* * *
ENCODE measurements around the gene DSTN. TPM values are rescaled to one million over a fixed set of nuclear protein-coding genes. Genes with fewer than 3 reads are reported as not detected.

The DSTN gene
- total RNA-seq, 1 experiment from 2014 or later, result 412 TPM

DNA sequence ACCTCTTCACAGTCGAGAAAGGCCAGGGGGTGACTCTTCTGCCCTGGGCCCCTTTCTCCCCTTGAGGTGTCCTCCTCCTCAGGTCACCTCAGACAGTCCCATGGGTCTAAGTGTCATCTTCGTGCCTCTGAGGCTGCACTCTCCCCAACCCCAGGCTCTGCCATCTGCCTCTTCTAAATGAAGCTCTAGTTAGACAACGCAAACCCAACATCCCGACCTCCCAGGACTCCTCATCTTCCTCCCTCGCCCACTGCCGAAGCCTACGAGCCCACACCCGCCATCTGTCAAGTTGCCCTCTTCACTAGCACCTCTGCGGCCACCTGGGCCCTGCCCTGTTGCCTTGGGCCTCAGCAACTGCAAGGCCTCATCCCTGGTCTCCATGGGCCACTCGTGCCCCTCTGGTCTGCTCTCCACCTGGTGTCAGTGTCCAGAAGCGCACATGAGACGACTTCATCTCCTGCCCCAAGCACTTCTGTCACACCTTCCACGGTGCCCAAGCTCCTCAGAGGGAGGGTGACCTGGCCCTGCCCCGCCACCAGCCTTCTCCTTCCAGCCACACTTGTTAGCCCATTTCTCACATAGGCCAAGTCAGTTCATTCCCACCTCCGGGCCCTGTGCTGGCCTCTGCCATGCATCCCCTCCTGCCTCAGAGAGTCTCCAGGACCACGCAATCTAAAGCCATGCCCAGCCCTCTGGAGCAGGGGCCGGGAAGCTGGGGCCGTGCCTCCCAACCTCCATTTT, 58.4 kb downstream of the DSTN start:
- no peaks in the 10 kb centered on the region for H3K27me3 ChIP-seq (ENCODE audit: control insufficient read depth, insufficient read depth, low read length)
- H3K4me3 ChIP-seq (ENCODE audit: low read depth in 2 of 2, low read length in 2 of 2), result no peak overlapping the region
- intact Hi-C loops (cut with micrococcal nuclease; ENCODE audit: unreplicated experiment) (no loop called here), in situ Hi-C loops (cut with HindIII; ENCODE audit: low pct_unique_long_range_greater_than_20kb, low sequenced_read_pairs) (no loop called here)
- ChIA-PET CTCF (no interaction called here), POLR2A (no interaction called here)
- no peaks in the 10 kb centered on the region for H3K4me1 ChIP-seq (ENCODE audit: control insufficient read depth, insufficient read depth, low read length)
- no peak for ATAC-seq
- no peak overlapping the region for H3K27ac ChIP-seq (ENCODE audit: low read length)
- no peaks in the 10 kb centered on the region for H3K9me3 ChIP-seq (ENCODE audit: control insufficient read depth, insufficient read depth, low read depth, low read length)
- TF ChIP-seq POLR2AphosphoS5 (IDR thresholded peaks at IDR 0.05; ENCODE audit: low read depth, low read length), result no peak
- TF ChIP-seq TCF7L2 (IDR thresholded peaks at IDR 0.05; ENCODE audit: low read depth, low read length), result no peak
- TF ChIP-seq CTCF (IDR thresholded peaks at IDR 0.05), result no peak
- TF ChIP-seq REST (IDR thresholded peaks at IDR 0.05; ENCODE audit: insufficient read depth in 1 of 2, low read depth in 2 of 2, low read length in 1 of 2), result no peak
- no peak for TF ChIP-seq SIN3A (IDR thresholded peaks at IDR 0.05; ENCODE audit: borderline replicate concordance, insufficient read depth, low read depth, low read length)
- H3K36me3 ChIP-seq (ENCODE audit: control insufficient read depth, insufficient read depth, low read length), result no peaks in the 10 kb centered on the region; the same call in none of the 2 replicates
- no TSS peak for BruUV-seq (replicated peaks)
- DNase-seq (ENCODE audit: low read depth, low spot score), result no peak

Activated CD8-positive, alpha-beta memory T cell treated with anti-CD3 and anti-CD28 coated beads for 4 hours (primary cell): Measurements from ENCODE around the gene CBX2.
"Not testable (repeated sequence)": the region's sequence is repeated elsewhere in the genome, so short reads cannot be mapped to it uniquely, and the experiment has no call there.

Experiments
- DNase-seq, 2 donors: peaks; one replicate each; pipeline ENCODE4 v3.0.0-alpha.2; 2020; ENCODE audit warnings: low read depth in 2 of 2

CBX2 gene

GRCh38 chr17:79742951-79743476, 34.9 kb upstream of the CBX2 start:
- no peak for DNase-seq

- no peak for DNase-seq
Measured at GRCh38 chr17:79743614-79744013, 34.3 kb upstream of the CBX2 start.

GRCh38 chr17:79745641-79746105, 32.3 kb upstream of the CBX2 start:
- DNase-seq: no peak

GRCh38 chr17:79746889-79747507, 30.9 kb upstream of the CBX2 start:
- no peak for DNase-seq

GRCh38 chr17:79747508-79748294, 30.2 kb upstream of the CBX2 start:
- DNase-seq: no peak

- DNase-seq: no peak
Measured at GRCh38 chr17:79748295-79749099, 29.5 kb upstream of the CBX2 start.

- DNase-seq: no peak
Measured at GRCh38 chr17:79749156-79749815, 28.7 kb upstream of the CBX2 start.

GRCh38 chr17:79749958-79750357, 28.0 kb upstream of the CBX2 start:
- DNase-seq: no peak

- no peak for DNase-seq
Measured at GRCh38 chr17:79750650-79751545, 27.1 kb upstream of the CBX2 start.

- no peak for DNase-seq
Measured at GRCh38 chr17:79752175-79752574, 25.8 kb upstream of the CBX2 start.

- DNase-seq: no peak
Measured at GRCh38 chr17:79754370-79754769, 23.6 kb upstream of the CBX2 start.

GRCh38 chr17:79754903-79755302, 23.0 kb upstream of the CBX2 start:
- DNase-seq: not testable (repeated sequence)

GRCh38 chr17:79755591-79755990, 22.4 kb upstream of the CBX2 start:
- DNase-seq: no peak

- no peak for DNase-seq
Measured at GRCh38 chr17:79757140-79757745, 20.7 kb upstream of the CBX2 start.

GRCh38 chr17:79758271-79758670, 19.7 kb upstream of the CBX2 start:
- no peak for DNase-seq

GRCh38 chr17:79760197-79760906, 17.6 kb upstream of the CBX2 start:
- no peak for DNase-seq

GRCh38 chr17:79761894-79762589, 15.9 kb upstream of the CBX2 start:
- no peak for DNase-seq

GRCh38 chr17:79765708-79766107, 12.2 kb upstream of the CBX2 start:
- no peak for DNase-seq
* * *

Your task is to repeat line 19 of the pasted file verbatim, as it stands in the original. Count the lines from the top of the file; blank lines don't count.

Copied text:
- no TSS peak for BruUV-seq (replicated peaks)